Documenting Sources

Documenting sources is the practice of giving credit for all statements, ideas, and quotes that you take from others. In the MLA documentation style, citations are given in the text itself rather than as footnotes or endnotes. The sources of your material may be indicated in two ways. You can include the author's name in your text itself, followed by parentheses enclosing the page number where you found the material (24). Or, if the author is not credited by name in your text itself, include the author's last name along with the page number in parentheses (Johnson 247). The reader may then go to your list of works cited to get the full bibliography of the source you have credited. See the samples below and the Sample Research Paper for the correct ways to document your sources.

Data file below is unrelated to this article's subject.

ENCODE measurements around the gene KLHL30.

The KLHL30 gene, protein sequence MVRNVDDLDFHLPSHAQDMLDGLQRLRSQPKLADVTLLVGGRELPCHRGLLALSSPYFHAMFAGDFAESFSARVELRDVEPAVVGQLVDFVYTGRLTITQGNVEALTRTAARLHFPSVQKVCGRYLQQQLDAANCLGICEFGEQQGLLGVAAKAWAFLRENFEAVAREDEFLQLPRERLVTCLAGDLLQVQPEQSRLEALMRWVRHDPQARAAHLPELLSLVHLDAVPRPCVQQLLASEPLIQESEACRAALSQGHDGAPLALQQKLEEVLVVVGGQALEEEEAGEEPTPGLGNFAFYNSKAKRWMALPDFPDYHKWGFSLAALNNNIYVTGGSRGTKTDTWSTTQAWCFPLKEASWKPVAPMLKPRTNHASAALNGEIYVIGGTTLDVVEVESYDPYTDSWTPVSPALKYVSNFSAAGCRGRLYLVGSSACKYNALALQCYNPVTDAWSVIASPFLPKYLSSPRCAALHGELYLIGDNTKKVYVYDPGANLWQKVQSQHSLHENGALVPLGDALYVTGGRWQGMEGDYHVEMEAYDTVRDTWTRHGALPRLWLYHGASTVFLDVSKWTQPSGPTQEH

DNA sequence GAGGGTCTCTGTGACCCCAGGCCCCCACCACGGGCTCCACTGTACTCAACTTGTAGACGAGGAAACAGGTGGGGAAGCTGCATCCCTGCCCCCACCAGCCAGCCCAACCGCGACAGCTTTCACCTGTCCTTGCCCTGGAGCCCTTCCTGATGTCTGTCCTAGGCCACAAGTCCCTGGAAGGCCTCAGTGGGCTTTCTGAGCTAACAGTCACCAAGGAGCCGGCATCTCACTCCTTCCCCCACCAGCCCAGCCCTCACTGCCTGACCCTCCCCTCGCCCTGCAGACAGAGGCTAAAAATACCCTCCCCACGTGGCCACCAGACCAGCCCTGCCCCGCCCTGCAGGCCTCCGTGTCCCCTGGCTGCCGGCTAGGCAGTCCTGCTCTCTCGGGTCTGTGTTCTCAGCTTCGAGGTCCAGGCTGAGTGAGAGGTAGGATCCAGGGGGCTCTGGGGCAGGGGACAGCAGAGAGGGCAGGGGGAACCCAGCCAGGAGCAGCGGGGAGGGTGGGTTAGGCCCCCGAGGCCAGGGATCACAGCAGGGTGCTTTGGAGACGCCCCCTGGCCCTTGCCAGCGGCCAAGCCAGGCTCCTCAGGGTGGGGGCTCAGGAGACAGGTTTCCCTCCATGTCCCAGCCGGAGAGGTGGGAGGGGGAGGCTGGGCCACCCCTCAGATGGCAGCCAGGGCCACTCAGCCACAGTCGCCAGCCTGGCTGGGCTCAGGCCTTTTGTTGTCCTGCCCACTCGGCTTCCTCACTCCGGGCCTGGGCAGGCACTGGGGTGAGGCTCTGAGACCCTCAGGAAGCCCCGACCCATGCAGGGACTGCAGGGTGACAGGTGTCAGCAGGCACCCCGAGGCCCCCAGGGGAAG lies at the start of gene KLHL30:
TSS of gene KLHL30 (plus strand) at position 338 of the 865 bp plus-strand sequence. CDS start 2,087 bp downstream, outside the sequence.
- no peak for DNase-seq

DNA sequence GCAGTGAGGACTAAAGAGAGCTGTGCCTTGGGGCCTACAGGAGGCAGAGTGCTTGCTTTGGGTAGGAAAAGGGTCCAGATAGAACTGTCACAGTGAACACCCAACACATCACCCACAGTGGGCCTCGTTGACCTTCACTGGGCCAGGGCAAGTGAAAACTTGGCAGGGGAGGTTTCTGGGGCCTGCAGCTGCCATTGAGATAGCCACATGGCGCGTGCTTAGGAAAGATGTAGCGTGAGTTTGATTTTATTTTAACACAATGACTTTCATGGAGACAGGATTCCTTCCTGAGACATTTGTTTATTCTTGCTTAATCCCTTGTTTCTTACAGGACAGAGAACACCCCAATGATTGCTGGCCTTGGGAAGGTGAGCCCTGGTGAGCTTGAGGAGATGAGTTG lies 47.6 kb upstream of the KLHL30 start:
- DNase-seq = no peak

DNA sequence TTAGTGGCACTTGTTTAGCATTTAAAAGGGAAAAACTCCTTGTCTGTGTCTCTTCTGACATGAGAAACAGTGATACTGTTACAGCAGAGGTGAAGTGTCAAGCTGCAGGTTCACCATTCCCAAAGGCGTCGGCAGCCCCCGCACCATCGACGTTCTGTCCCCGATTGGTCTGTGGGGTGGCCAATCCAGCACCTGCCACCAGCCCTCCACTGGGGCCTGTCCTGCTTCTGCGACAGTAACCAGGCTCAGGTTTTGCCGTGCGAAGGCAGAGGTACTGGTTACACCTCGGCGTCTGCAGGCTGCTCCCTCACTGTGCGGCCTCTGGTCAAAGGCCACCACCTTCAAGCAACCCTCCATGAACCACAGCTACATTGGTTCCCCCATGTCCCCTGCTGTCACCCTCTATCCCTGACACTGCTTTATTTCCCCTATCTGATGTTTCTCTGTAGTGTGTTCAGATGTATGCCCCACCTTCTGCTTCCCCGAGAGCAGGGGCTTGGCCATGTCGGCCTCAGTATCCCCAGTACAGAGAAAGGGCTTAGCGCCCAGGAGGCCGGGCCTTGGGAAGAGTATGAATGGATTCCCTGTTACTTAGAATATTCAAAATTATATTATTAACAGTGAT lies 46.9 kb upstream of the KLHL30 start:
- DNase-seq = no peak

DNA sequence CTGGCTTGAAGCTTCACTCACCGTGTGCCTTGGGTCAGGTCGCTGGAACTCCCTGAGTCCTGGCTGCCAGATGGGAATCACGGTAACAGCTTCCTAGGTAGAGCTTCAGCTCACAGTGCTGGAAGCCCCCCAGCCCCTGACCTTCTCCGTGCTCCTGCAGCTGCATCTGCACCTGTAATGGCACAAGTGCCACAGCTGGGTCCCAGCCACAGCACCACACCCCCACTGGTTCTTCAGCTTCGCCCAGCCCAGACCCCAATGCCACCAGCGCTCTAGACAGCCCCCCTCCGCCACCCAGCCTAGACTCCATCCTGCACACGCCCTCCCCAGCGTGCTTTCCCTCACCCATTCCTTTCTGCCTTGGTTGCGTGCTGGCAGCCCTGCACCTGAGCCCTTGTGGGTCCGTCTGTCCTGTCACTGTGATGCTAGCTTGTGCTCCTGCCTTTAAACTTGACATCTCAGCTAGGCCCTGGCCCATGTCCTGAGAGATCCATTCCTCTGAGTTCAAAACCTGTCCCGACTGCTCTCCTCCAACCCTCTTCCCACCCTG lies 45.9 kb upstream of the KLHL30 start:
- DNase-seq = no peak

Documentation is at the heart of research. First of all, it provides a "trail" for another researcher to follow to verify your facts or to find additional material on something you have mentioned. But most of all it is an issue of intellectual honesty. You did not do the initial investigation that the authors you are using did; and, in a sense, the little-known facts and expert opinions of others are their property.

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